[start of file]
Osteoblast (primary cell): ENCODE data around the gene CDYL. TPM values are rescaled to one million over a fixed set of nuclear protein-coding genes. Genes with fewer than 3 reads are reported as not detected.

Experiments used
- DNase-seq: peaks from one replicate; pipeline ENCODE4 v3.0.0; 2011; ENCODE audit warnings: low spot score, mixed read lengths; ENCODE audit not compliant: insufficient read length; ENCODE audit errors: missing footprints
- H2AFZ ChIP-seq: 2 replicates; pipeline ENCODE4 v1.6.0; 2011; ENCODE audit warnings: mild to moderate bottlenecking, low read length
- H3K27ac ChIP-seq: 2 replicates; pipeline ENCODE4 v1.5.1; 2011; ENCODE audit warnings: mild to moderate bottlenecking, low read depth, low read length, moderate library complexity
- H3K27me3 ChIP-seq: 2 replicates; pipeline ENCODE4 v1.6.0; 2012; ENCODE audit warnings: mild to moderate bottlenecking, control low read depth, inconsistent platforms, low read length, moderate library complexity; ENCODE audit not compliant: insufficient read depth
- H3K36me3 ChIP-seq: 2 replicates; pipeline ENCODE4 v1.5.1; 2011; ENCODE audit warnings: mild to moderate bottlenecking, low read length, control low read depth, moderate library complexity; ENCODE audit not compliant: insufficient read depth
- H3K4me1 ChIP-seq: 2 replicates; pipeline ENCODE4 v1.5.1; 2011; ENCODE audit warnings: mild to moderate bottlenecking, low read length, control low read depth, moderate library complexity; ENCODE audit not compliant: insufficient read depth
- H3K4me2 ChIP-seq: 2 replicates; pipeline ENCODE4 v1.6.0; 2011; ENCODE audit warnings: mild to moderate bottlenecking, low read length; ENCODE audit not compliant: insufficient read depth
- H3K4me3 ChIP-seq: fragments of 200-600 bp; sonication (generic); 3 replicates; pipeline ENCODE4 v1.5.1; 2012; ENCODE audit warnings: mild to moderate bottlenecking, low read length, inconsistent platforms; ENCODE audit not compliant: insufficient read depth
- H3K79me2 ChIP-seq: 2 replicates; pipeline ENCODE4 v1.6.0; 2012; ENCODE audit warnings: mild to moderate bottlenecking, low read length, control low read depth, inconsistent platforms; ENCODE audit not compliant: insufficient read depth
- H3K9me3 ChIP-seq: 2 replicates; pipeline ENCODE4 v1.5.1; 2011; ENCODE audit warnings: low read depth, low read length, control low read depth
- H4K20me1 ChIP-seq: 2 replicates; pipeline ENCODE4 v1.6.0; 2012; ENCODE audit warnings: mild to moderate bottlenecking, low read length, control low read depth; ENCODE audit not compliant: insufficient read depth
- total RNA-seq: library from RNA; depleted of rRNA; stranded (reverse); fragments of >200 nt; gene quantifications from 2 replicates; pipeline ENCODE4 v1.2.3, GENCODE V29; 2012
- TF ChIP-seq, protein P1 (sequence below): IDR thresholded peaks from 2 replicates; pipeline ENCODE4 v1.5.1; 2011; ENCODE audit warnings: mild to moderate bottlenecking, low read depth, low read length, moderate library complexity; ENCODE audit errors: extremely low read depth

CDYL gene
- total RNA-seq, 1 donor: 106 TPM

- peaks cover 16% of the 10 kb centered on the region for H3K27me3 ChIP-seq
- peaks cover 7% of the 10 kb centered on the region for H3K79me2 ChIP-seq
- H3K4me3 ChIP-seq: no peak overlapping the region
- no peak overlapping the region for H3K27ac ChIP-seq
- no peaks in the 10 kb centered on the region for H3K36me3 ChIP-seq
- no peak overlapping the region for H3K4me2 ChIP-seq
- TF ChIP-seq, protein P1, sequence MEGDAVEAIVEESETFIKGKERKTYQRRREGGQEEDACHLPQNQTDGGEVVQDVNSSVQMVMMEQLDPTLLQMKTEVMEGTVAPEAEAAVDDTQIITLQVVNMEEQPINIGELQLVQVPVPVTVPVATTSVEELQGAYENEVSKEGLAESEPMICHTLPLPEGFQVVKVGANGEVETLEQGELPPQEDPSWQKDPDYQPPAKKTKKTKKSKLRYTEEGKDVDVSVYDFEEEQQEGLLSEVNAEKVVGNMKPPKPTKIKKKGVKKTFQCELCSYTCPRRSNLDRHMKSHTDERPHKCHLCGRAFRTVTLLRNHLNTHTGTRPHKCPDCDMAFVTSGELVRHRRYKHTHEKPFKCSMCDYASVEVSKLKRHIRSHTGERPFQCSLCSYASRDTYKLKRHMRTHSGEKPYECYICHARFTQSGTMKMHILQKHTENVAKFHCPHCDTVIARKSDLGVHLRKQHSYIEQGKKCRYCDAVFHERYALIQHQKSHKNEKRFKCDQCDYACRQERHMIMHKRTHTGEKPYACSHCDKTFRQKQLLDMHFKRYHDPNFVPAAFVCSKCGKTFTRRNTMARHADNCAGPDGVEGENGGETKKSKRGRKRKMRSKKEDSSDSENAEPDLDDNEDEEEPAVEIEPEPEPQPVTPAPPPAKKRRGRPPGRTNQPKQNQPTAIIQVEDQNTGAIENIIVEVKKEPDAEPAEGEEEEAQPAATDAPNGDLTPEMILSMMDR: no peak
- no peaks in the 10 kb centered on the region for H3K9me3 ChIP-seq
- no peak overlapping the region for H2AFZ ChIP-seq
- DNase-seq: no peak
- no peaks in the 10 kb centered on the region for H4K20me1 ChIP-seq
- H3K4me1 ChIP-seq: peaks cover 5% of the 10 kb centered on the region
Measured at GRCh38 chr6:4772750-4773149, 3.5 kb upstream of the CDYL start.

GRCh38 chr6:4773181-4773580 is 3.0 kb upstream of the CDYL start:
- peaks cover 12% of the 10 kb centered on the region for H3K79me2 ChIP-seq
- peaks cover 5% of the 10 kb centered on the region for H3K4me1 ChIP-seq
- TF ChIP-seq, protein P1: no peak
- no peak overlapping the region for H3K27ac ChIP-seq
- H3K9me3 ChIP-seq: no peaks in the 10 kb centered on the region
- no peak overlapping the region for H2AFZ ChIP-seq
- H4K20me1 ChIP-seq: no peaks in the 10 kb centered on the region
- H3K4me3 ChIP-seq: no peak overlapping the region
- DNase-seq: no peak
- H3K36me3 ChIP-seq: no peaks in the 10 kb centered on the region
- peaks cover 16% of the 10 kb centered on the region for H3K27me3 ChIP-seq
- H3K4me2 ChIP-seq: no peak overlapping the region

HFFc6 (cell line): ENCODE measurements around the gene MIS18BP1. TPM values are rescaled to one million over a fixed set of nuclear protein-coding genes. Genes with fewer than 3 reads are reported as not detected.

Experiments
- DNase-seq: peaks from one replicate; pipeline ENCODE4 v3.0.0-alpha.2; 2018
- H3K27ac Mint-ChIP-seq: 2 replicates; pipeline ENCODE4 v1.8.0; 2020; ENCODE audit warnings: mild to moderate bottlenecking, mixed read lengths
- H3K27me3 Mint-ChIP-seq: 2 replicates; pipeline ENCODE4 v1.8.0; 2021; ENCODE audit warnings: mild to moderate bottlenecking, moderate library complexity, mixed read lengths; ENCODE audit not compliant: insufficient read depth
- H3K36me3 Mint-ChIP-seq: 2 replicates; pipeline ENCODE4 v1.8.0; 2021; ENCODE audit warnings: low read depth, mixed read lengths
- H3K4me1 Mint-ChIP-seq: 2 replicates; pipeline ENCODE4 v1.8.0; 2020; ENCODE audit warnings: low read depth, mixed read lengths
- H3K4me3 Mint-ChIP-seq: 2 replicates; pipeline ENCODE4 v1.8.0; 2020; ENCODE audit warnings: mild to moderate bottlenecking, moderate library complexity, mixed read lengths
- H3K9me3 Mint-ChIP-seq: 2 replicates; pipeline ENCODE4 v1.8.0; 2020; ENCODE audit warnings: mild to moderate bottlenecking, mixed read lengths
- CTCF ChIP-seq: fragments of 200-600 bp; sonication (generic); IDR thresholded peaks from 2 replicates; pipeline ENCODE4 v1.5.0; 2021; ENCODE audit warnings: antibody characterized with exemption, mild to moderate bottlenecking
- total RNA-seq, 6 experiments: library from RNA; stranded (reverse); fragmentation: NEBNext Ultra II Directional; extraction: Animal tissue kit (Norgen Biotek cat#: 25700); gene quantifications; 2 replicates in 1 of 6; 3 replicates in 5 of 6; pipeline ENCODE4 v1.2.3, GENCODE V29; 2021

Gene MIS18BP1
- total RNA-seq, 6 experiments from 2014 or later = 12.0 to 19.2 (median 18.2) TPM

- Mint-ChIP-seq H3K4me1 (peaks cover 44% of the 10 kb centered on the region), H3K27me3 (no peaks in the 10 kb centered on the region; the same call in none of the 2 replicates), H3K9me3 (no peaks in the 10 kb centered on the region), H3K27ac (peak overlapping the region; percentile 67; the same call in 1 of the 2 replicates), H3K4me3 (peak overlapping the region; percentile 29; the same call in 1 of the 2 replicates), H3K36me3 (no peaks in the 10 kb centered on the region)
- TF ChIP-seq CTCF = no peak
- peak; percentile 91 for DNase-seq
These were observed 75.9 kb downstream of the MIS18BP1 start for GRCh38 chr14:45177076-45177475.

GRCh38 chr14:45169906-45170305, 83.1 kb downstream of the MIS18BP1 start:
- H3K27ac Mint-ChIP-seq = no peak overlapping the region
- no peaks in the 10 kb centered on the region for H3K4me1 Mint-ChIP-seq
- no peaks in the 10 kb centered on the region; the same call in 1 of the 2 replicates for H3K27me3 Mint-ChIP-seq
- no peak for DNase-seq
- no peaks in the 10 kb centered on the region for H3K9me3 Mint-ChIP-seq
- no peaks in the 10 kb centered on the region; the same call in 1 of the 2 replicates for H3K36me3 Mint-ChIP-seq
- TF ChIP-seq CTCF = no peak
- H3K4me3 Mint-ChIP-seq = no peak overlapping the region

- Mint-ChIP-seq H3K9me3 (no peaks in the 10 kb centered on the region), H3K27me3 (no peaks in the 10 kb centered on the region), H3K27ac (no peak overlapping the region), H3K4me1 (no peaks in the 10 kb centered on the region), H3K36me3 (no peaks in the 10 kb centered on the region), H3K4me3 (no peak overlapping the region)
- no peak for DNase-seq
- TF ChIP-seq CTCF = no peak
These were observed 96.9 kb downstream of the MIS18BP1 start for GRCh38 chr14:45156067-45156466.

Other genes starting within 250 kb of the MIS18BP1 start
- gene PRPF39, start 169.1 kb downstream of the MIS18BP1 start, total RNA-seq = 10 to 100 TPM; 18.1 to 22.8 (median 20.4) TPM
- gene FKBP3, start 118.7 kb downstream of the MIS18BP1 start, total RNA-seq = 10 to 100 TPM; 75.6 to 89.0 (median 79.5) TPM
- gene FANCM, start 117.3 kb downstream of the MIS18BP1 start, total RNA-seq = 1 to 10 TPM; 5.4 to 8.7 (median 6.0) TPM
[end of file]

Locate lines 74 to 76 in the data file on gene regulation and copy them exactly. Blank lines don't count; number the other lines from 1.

Other genes starting within 250 kb of the MIS18BP1 start
- gene PRPF39, start 169.1 kb downstream of the MIS18BP1 start, total RNA-seq = 10 to 100 TPM; 18.1 to 22.8 (median 20.4) TPM
- gene FKBP3, start 118.7 kb downstream of the MIS18BP1 start, total RNA-seq = 10 to 100 TPM; 75.6 to 89.0 (median 79.5) TPM